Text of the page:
Image Ready code -VS- 'Proper' code... the difference?
I've seen people say (when asking for a .psd file to be sliced and the html page built) that they don't want the html page done with 'image ready' code, but rather with 'proper' code. My questions are....
A. What is wrong with a page built using the 'image ready' program from Adobe? What are the limitations or faults? Don't a lot of templates use this?
B. When I see "begin image ready slices" or similar code at the beginning of a template design, this means it was made using the 'image ready' program right?
C. Take TemplateMonster for example.... do their templates use 'image ready'?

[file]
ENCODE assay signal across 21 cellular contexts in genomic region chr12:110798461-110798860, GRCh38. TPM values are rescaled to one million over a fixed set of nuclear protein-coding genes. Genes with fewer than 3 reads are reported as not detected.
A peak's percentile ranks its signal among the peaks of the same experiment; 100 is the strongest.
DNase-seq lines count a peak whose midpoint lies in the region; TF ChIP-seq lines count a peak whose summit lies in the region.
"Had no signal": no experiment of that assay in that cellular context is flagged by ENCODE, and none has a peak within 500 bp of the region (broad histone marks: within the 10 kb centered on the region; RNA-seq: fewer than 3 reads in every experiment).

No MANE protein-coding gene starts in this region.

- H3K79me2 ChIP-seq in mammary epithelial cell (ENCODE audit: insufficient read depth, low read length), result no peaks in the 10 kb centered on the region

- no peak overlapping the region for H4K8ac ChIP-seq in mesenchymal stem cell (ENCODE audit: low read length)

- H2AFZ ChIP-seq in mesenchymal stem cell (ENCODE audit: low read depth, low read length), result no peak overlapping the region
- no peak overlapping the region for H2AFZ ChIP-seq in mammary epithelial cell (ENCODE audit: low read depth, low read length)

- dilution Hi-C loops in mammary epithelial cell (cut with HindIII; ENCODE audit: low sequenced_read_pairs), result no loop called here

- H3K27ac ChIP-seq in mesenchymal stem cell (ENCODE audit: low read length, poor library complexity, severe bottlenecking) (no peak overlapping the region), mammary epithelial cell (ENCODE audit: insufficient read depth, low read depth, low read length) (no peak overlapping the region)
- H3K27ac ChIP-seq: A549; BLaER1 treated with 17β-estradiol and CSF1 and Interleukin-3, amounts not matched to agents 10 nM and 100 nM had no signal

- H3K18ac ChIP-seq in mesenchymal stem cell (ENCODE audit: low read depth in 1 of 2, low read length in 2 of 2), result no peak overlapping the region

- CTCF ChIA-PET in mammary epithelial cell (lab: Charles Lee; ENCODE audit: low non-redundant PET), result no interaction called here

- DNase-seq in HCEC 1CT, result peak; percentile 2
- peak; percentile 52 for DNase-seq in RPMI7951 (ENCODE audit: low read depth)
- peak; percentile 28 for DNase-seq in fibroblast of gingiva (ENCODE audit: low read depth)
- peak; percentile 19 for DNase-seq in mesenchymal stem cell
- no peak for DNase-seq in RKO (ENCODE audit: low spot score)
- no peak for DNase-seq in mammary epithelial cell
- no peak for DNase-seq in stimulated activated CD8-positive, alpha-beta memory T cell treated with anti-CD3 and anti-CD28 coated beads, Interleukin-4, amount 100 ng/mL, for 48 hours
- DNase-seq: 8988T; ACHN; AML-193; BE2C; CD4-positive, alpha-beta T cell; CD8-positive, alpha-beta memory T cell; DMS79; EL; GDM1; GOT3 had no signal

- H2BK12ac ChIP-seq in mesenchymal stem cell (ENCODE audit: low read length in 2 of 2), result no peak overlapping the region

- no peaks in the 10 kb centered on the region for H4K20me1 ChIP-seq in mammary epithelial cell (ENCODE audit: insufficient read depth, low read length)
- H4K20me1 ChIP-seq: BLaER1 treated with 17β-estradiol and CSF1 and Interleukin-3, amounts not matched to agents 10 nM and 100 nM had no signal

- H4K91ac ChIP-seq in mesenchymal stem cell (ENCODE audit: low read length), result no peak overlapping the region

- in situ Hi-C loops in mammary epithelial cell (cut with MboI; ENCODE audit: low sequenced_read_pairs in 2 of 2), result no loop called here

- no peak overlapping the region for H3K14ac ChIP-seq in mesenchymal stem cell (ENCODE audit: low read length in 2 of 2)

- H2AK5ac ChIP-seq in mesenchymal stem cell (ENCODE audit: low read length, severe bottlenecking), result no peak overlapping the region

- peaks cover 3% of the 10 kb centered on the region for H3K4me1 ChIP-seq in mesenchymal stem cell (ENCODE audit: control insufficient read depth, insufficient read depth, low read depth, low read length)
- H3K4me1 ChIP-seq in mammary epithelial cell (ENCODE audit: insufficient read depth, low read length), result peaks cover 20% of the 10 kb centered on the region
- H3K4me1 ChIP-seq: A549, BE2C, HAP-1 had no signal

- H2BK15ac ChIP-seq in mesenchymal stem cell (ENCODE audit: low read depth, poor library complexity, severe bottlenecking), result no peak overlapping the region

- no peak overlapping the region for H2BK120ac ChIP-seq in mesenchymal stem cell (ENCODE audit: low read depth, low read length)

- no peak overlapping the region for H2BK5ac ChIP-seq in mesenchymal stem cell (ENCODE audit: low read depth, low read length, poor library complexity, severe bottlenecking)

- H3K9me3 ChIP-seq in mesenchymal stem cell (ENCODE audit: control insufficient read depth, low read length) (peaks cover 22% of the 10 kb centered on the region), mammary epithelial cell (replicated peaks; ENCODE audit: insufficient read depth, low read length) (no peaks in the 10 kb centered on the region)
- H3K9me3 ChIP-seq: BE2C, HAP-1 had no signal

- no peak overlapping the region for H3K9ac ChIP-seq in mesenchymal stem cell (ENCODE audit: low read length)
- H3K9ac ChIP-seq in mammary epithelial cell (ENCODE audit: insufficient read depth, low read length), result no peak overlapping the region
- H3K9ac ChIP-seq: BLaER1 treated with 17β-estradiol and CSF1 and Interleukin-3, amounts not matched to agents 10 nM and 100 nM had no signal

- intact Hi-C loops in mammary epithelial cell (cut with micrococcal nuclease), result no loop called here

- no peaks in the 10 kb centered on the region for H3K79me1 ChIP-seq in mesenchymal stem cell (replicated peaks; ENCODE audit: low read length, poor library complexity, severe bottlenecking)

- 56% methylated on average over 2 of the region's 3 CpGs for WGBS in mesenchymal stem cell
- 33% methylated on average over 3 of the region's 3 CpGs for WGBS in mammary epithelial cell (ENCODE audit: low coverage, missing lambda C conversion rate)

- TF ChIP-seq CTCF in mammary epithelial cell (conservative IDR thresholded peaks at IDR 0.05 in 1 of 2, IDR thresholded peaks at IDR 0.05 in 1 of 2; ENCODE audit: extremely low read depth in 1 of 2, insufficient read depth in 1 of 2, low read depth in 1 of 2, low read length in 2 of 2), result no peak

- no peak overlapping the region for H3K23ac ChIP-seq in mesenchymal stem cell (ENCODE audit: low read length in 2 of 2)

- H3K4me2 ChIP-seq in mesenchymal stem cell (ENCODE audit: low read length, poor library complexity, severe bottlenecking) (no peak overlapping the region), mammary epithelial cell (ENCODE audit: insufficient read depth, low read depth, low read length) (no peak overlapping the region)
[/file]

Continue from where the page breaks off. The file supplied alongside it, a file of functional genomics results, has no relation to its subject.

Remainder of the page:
D. Overall, what should people look for to determine how a page is coded, and what is 'proper' code?
Imageready makes decent code for keeping sliced layouts together, so I use it for slicing and I usually keep the html coding for that. It is tight, and you have a bunch of setting you can define in preferences for using spacer cells or images, td heights and a whole bunch of other stuff. But one has to be careful about making the slices. Try to keep a decent slice alignment in order to get code that does not contain the worlds whorst col/rowspans.
Also, making a whole page with imageready html would be suicide, since imageready actually only makes html to keep slices together. If you have a sliced header and menu, make that into one sliced table, and paste the whole thign in a top cell of your main layout table. As goes for bottom/footer. The actual content of the page is usually not made in imageready, only the images for it.
That's my ten cents anyway.